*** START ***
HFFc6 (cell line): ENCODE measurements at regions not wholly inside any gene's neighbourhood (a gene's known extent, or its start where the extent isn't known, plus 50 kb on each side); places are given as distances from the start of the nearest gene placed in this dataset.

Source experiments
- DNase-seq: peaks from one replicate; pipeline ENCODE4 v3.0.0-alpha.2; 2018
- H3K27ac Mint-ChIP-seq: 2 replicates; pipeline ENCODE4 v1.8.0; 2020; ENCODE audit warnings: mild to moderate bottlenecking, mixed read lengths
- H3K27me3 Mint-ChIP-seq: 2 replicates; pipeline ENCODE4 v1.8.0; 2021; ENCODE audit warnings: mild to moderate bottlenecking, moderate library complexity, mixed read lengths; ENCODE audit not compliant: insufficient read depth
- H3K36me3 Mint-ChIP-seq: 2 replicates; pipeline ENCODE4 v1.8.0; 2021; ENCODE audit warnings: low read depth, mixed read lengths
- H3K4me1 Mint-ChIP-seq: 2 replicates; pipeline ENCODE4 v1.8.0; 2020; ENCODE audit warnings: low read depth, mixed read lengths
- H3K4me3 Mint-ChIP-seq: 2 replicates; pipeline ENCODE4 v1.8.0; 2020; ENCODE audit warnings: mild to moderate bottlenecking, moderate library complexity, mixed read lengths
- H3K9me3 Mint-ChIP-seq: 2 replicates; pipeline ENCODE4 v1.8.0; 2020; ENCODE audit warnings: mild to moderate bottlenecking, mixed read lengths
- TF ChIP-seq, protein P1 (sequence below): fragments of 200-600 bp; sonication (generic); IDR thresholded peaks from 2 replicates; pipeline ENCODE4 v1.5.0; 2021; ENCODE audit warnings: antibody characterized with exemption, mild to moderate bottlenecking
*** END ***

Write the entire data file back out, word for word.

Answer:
HFFc6 (cell line): ENCODE measurements at regions not wholly inside any gene's neighbourhood (a gene's known extent, or its start where the extent isn't known, plus 50 kb on each side); places are given as distances from the start of the nearest gene placed in this dataset.

Source experiments
- DNase-seq: peaks from one replicate; pipeline ENCODE4 v3.0.0-alpha.2; 2018
- H3K27ac Mint-ChIP-seq: 2 replicates; pipeline ENCODE4 v1.8.0; 2020; ENCODE audit warnings: mild to moderate bottlenecking, mixed read lengths
- H3K27me3 Mint-ChIP-seq: 2 replicates; pipeline ENCODE4 v1.8.0; 2021; ENCODE audit warnings: mild to moderate bottlenecking, moderate library complexity, mixed read lengths; ENCODE audit not compliant: insufficient read depth
- H3K36me3 Mint-ChIP-seq: 2 replicates; pipeline ENCODE4 v1.8.0; 2021; ENCODE audit warnings: low read depth, mixed read lengths
- H3K4me1 Mint-ChIP-seq: 2 replicates; pipeline ENCODE4 v1.8.0; 2020; ENCODE audit warnings: low read depth, mixed read lengths
- H3K4me3 Mint-ChIP-seq: 2 replicates; pipeline ENCODE4 v1.8.0; 2020; ENCODE audit warnings: mild to moderate bottlenecking, moderate library complexity, mixed read lengths
- H3K9me3 Mint-ChIP-seq: 2 replicates; pipeline ENCODE4 v1.8.0; 2020; ENCODE audit warnings: mild to moderate bottlenecking, mixed read lengths
- TF ChIP-seq, protein P1 (sequence below): fragments of 200-600 bp; sonication (generic); IDR thresholded peaks from 2 replicates; pipeline ENCODE4 v1.5.0; 2021; ENCODE audit warnings: antibody characterized with exemption, mild to moderate bottlenecking